Chinese are spreading their wings in NYC, resi experts say at TRD Shanghai forum

City's top developers and brokers discuss Chinese investment trends in the Big Apple

TRD New York /
Sep.September 12, 2015 11:00 AM

Chinese residential buyers may be price-sensitive, but they recognize the value proposition of New York City real estate and are increasing their footprint in the market, some of New York’s leading residential players said at The Real Deal’s first-ever U.S. Real Estate Showcase & Forum in Shanghai.

“When we look at real estate, we always look at the basics,” said Miki Naftali, CEO of the Naftali Group. “The demand is something we all cannot create.” In other cities, he added, the demand disappears during the bad times, but in New York City, demand is constant.

Fredrik Eklund, Douglas Elliman broker and star of “Million Dollar Listing New York,” said one of the tricks he uses is to plant the idea in clients’ heads that “you haven’t truly made it in life until you own an apartment in New York City.” He referred to a “third new development wave,” with developers creating “incredible buildings with insane amenities and hotel living up in the sky.”

Jonathan Simon, founder and CEO of Simon Baron Development, emphasized that safety was a key factor in New York’s appeal.

“It’s the safest big city in America,” he said. “The city’s cleaned up tremendously and that makes a huge difference.”

Stephen Kliegerman, president of Halstead Property Development Marketing, said Chinese buyers are opening their eyes to opportunities outside of prime Manhattan, with interest in Harlem, Downtown Brooklyn and many other parts of New York City.

“Brooklyn shouldn’t even be called a borough — it’s the next great city,” said Town Residential CEO Andrew Heiberger, adding that most Chinese buyers were extremely price-point sensitive, looking to spend between $800,000 and $2 million for an apartment.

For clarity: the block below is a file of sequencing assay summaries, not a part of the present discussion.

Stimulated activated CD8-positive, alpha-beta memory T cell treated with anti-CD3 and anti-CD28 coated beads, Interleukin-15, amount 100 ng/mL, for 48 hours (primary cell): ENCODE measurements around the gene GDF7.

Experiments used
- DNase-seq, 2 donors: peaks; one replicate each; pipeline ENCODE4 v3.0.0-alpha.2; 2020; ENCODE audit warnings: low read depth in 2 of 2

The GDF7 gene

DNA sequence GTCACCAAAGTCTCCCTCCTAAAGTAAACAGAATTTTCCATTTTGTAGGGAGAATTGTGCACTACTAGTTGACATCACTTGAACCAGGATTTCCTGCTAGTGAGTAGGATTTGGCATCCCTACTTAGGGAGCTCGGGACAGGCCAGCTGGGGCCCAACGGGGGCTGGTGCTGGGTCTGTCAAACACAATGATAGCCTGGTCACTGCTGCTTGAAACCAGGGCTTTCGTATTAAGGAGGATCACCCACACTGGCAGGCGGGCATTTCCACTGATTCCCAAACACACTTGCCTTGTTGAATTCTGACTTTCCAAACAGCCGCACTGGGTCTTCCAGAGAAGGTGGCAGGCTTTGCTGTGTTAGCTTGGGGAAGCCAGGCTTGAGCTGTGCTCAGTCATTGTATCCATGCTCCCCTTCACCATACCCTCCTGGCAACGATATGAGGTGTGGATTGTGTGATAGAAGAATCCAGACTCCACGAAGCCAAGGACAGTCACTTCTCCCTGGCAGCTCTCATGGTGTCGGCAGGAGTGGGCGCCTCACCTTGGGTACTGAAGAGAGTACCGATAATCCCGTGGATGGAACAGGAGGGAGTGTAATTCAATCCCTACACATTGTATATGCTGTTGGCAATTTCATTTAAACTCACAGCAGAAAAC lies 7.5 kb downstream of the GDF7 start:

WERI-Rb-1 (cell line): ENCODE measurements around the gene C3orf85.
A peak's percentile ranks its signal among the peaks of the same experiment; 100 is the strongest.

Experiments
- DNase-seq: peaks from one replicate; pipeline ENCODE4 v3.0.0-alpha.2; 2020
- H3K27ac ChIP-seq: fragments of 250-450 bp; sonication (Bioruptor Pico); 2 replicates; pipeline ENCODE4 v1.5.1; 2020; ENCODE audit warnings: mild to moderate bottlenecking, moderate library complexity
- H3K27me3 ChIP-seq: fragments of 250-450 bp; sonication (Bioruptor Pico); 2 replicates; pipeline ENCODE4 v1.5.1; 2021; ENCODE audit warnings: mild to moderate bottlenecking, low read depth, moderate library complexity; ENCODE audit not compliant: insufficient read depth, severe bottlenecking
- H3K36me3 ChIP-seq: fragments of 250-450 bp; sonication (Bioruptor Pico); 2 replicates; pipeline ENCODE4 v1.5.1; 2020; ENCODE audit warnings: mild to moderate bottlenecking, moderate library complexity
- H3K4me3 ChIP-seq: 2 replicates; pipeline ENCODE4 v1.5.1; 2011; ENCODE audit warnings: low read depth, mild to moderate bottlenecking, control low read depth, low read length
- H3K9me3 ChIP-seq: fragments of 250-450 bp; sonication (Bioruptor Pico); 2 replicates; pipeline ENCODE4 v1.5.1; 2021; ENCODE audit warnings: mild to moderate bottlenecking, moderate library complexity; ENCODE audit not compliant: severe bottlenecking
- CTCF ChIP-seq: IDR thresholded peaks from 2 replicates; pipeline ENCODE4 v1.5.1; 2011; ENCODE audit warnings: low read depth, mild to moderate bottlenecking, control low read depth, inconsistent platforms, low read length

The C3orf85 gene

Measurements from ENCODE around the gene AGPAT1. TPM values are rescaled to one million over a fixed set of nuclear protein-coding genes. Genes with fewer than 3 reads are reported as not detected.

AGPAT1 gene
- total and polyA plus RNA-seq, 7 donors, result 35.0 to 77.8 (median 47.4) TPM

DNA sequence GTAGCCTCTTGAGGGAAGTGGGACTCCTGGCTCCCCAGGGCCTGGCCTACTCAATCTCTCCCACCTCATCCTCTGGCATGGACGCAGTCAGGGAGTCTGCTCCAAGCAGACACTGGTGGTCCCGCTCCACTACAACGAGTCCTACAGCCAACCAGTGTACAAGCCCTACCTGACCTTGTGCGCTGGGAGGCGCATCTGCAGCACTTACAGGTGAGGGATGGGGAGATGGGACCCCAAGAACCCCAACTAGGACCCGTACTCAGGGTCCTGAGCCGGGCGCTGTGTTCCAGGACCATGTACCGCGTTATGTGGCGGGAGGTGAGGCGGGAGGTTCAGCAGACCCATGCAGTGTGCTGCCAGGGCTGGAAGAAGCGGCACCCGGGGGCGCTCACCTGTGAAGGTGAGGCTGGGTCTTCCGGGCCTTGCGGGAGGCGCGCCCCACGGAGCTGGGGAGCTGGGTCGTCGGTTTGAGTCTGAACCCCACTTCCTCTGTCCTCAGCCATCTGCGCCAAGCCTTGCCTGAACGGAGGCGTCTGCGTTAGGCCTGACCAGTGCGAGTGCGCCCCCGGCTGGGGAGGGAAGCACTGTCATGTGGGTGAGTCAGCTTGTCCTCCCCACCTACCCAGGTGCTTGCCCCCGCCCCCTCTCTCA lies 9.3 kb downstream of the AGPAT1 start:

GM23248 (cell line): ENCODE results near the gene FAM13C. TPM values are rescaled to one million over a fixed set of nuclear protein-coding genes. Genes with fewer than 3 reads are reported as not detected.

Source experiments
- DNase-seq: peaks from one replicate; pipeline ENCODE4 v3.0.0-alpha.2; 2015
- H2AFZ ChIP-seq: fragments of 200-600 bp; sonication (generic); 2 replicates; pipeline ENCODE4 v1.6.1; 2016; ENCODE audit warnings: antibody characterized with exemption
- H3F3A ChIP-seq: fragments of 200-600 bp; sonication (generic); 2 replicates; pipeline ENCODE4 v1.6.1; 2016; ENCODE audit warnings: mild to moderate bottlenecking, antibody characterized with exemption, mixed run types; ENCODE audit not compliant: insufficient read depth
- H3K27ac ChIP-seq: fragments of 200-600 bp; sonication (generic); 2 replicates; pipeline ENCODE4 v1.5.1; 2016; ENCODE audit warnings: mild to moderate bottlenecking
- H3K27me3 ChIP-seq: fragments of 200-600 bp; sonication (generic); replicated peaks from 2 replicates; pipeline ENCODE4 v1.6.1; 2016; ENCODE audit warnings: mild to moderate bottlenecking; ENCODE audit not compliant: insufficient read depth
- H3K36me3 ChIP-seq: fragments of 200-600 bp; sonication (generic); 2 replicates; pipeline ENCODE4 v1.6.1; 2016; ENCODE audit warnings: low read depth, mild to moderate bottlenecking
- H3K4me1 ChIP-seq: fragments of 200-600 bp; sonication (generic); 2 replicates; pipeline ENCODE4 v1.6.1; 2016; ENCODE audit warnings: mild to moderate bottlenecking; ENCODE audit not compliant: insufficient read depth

The conversation, moderated by TRD’s Editor-in-Chief Stuart Elliott, touched upon some of the things to look out for when investing in New York City. Foreign buyers, Kliegerman said, can find it tricky to obtain financing, so it was important they showed up “with a lot of cash reserves.”

Heiberger said that brokerage in New York City was far more regulated and transparent than in China. Two forces — the Real Estate Board of New York and the New York Attorney General’s Office — helped ensure that rules are followed he said, and as a result, “great protection is afforded for consumers,” he said.

The panelists then shifted from the professional to the personal, talking about their own dream homes in New York City. Kliegerman said he’d like to live in Downtown Brooklyn, Eklund said he’d like something that couldn’t be recreated, such as an old-school townhouse, while Simon said he “wouldn’t mind” a penthouse at Vornado Realty Trust’s 220 Central Park South, a la Ken Griffin.

As for Heiberger? The Town chief, who is moving Downtown from the Upper East Side into a loft on Franklin Square, said his dream pad would be two floors above him, “where Taylor Swift lives.”


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